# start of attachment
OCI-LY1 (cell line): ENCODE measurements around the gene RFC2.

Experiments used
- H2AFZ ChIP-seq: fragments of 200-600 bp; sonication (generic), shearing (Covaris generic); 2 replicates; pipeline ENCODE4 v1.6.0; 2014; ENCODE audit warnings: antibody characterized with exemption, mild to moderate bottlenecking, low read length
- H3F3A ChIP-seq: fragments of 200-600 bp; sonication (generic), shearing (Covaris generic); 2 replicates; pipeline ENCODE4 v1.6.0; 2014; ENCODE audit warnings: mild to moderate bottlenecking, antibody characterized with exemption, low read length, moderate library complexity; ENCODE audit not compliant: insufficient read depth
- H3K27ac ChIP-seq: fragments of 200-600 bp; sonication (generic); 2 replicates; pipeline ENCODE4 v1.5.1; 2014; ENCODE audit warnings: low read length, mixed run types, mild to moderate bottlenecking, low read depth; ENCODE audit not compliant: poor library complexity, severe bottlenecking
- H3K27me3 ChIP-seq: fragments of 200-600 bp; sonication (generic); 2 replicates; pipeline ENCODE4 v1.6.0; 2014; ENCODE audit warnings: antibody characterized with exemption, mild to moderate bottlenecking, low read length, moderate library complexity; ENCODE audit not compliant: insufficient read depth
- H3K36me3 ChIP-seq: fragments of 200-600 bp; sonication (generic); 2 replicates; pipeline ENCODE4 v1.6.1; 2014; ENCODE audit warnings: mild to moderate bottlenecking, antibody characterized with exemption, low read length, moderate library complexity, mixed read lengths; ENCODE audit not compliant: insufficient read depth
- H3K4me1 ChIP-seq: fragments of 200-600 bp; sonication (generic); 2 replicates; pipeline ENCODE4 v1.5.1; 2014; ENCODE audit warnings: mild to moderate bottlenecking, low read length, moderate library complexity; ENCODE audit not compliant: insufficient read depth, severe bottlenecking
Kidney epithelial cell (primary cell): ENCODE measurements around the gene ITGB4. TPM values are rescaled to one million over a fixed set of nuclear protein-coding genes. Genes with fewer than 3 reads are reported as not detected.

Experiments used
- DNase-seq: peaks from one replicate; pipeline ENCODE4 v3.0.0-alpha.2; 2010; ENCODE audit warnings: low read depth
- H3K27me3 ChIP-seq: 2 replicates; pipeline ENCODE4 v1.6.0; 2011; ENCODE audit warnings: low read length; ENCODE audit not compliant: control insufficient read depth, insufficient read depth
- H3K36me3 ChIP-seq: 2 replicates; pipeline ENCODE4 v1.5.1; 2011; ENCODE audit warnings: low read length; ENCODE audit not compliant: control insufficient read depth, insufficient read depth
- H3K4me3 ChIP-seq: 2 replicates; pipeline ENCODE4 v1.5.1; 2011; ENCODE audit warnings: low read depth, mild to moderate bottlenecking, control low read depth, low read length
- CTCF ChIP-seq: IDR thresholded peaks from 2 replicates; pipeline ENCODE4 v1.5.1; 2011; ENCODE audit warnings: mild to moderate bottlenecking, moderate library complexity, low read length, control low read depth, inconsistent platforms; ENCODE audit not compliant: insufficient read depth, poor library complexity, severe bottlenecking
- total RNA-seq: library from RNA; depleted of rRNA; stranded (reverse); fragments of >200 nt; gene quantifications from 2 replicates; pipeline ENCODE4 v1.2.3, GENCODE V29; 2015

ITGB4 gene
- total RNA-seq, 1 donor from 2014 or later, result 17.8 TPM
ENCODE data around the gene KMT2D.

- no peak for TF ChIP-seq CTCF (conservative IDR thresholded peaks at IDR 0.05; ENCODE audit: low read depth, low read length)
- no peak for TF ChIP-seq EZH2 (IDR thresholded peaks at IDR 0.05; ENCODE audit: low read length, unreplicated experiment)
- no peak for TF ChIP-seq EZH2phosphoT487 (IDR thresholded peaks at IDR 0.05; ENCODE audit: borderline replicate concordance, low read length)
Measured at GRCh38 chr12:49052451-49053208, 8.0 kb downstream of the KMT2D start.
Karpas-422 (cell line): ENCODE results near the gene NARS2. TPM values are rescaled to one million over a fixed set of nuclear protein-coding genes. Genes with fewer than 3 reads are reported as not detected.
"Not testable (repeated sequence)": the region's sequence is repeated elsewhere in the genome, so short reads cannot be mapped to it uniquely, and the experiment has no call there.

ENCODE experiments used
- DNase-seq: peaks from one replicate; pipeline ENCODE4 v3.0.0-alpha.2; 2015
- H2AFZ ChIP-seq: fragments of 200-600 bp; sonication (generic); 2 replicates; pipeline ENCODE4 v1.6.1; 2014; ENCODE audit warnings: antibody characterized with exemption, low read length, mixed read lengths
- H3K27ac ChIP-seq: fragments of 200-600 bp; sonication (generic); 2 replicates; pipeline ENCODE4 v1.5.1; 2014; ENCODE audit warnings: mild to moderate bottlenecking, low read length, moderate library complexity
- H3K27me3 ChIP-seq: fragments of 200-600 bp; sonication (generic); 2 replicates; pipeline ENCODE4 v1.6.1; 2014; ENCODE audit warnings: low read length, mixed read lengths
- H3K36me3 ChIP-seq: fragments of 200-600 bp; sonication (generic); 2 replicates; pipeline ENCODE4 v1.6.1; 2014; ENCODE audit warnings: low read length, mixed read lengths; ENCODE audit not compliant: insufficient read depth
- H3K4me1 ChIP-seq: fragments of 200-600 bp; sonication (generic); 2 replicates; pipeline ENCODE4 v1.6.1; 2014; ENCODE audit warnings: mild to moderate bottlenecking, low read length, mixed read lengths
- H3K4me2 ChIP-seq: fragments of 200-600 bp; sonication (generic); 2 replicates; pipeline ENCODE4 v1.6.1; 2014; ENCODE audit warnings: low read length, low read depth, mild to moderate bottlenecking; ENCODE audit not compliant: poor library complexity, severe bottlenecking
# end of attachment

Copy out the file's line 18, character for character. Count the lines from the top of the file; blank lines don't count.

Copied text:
- total RNA-seq, 1 donor from 2014 or later, result 17.8 TPM